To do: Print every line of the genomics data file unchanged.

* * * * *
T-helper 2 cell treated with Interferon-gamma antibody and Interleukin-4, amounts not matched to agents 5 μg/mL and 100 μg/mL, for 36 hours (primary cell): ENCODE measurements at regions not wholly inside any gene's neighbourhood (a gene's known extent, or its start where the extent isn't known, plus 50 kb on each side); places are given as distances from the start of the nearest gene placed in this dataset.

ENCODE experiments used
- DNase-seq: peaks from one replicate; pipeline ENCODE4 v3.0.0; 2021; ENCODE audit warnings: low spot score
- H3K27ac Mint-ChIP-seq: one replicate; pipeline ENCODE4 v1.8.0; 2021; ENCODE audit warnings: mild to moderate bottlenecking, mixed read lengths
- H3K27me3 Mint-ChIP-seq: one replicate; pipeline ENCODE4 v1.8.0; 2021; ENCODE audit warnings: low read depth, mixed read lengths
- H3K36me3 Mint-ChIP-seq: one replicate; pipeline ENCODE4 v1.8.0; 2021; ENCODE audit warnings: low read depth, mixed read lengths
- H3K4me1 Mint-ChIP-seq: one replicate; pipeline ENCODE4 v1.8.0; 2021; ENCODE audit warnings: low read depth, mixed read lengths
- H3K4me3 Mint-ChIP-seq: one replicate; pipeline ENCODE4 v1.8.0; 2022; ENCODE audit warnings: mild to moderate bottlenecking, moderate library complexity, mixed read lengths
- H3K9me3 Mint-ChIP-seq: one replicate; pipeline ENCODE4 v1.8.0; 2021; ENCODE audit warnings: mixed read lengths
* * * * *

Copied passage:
T-helper 2 cell treated with Interferon-gamma antibody and Interleukin-4, amounts not matched to agents 5 μg/mL and 100 μg/mL, for 36 hours (primary cell): ENCODE measurements at regions not wholly inside any gene's neighbourhood (a gene's known extent, or its start where the extent isn't known, plus 50 kb on each side); places are given as distances from the start of the nearest gene placed in this dataset.

ENCODE experiments used
- DNase-seq: peaks from one replicate; pipeline ENCODE4 v3.0.0; 2021; ENCODE audit warnings: low spot score
- H3K27ac Mint-ChIP-seq: one replicate; pipeline ENCODE4 v1.8.0; 2021; ENCODE audit warnings: mild to moderate bottlenecking, mixed read lengths
- H3K27me3 Mint-ChIP-seq: one replicate; pipeline ENCODE4 v1.8.0; 2021; ENCODE audit warnings: low read depth, mixed read lengths
- H3K36me3 Mint-ChIP-seq: one replicate; pipeline ENCODE4 v1.8.0; 2021; ENCODE audit warnings: low read depth, mixed read lengths
- H3K4me1 Mint-ChIP-seq: one replicate; pipeline ENCODE4 v1.8.0; 2021; ENCODE audit warnings: low read depth, mixed read lengths
- H3K4me3 Mint-ChIP-seq: one replicate; pipeline ENCODE4 v1.8.0; 2022; ENCODE audit warnings: mild to moderate bottlenecking, moderate library complexity, mixed read lengths
- H3K9me3 Mint-ChIP-seq: one replicate; pipeline ENCODE4 v1.8.0; 2021; ENCODE audit warnings: mixed read lengths